MarkWhittington writes: Tony Milligan is a teaching fellow of philosophy at the University of Aberdeen and is apparently concerned about helium 3 mining on the moon. In a recent paper he suggested that it should not be allowed for a number of reasons which include environmental objections, his belief that the moon is a cultural artifact, and that too much access to energy would be bad for the human race. The objections, on close examination, seem absurd.
sciencehabit writes: The XPrize Foundation has scrapped its high-profile $10 million genomics challenge set for next month after attracting only two competitors to the sequencing contest.
The Archon Genomics XPRIZE began with much fanfare 7 years ago with the aim of boosting medical genomics by offering a $10 million award to the first team to sequence 100 human genomes in 10 days for no more than $10,000 each. After complaints about the tight deadline and unclear judging criteria, the foundation revised the rules in October 2011: The objective was to sequence the genomes of 100 centenarians with high accuracy and 98% completeness within 30 days for $1000 or less. Interest was tepid, however, and only two of the eight contenders in the original contest registered by the 31 May deadline—the company Ion Torrent, and George Church’s lab at Harvard University.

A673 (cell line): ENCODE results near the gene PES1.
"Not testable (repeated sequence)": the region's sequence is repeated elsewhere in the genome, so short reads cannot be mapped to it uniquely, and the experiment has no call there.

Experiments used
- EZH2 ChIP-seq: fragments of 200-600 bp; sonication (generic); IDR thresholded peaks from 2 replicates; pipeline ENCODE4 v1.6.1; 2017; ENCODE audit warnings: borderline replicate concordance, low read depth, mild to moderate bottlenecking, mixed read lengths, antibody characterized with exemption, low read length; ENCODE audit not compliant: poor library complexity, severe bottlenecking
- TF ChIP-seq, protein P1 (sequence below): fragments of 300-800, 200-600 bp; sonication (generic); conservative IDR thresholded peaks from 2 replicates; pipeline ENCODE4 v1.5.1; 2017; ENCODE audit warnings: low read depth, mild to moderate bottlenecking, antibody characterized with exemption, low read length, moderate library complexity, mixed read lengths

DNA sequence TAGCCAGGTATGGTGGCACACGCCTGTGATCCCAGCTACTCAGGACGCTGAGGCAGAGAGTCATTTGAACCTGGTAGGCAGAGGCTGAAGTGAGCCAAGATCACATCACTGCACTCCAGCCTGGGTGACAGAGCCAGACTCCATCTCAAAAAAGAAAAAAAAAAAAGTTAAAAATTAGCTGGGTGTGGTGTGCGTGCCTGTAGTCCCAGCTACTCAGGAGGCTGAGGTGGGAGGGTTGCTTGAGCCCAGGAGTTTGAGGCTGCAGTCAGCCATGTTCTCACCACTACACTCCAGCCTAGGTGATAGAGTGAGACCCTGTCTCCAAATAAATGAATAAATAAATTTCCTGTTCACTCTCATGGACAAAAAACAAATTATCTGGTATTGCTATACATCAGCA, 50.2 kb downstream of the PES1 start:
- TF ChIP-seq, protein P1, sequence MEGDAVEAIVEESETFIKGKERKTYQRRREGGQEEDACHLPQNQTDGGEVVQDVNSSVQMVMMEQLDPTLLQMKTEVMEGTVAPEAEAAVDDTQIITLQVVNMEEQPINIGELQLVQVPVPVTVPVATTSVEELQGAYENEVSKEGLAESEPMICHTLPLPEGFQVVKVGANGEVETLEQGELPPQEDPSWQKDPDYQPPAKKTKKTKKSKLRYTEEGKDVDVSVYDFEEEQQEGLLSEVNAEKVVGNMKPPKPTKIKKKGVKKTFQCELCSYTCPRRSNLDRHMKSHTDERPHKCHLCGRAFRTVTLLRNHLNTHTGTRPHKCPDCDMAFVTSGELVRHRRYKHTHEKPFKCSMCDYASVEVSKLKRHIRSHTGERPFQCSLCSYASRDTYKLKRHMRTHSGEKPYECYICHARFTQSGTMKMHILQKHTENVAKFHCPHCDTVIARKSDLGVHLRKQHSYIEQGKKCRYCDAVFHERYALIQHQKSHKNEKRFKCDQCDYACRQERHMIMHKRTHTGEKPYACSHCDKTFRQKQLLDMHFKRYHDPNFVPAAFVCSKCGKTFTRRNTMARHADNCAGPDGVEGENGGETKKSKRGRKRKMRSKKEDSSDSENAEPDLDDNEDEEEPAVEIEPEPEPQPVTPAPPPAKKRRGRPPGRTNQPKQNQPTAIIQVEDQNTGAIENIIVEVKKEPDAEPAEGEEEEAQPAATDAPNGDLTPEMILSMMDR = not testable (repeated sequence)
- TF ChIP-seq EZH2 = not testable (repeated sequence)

coondoggie writes: The electronic waste industry is booming and not necessarily in a good way. For example, the Environmental Protection Agency (EPA) says that the US federal government discards some 10,000 computers per week and Pike Research says the number of electronic devices at end-of-life will double from 2010 to 2025. It is estimated that as much as 60 million tons of e-waste could end up as landfill. There are many efforts to stem the tide of course — the European Commission recently said that by 2015 75% of e-waste must be recovered and 65% of it recycled (after 2020, 85% must be recycled). Here we take a look at where old electronics really go to die most of the time.
barlevg writes: It was a stunning figure: $60 trillion.
Such could be the cost, according to a recent commentary in Nature, of "the release of methane from thawing permafrost beneath the East Siberian Sea, off northern Russiaa figure comparable to the size of the world economy in 2012." More specifically, the paper described a scenario in which rapid Arctic warming and sea ice retreat lead to a pulse of undersea methane being released into the atmosphere. How much methane? The paper modeled a release of 50 gigatons of this hard-hitting greenhouse gas (a gigaton is equal to a billion metric tons) between 2015 and 2025. This, in turn, would trigger still more warming and gargantuan damage and adaptation costs.
PMcGovern writes: At BSidesLV in Las Vegas, Ed Bellis and Data Scientist Michael Roytman gave a talk explaining how security vulnerability statistics should be done. " Don't fix all security issues. Fix the security issues that matter, based on statistical relevance." They looked at 23,000,000 live vulnerabilities across 1,000,000 real assets, which belonged to 9,500 clients to explain their thesis.